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Rationale for RoboHornet's Scoring
The RoboHornet benchmark makes use of an interesting--and perhaps unique--scoring mechanism. This document lays out the reasoning behind it.
First, let's be very clear: the only permissible way to interpret the results of RoboHornet is relative to the results of other browsers on the same version of the suite running on the same OS and hardware. If this were just another benchmark, we'd come up with the simplest possible scoring method and be done, because the actual numbers are irrelevant as long as you interpret them correctly. But RoboHornet is not just another benchmark: it is first and foremost a social tool for web developers to exert pressure on browser vendors to improve performance problems they care about. This goal leads directly and indirectly to many of the interesting properties of the scoring.
Some people will have the inclination and necessary background knowledge to invest the time in interpreting the results correctly. Others won't. RoboHornet's collective power comes from as many as people knowing and caring about the results as possible. For RoboHornet to be effective, people's intuitive interpretation of the results needs to at the very least align with the correct interpretation in order to apply pressure to browser vendors in the correct way.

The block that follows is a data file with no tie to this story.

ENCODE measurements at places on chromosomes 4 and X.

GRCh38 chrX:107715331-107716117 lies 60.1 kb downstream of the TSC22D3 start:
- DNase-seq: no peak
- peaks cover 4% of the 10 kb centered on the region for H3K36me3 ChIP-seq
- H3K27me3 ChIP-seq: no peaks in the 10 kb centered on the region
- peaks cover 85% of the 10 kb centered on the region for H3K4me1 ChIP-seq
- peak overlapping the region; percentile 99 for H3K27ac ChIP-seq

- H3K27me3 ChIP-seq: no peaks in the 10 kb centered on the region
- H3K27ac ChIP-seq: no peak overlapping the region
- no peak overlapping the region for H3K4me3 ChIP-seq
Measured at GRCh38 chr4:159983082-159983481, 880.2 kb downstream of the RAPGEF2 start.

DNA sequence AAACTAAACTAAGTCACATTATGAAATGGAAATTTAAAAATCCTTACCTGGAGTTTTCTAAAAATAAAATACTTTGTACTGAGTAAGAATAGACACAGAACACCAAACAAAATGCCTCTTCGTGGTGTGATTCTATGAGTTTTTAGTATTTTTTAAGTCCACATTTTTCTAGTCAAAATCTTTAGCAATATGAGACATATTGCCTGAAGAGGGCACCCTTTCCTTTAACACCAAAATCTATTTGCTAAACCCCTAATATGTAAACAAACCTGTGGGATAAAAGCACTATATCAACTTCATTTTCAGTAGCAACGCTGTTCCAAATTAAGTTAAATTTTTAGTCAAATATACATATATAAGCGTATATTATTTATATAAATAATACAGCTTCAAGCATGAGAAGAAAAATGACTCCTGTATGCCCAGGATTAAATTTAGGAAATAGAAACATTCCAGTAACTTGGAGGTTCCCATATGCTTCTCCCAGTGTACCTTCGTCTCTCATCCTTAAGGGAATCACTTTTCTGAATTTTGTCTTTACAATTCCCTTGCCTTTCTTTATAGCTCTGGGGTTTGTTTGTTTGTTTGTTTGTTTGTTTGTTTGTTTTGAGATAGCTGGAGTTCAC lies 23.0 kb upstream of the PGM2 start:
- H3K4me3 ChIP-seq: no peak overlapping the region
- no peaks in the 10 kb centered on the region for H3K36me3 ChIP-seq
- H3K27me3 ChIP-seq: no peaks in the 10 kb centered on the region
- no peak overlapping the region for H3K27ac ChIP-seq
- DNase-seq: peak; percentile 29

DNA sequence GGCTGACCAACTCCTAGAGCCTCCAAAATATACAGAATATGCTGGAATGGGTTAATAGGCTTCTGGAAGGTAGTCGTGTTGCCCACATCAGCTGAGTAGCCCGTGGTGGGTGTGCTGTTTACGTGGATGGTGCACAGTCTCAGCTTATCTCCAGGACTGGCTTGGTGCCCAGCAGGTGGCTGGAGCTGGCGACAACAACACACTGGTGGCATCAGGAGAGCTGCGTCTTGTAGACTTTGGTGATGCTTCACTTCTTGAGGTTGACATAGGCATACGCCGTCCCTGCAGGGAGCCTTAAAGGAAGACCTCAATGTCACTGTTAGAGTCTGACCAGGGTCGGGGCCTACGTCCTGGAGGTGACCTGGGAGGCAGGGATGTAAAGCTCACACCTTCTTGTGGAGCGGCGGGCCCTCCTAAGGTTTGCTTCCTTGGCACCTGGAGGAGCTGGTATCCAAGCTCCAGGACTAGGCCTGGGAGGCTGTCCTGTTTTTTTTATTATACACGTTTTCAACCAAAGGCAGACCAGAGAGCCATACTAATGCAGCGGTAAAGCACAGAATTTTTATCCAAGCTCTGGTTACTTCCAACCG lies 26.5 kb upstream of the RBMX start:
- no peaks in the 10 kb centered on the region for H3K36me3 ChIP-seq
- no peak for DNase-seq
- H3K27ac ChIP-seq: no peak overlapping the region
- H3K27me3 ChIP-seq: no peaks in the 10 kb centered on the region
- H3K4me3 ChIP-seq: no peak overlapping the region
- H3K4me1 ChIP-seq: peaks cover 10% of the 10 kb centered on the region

We need to balance complexity of scoring with correctness of intuitive understanding. Baseline scores and weighting are the two main sources of complexity in the scoring. Together they help "normalize" the score (although perfect normalization is impossible for a host of reasons). Having a normalized score allows even a naive observer to glance at the score and come away with a generally correct understanding without consulting anything else. It is impossible to normalize for more than one specific piece of hardware, but for the hypothetical person using the reference hardware 100 serves as a mental anchor point: above 100 is good; below 100 is bad. If that's all you understand, at least you're on the right track.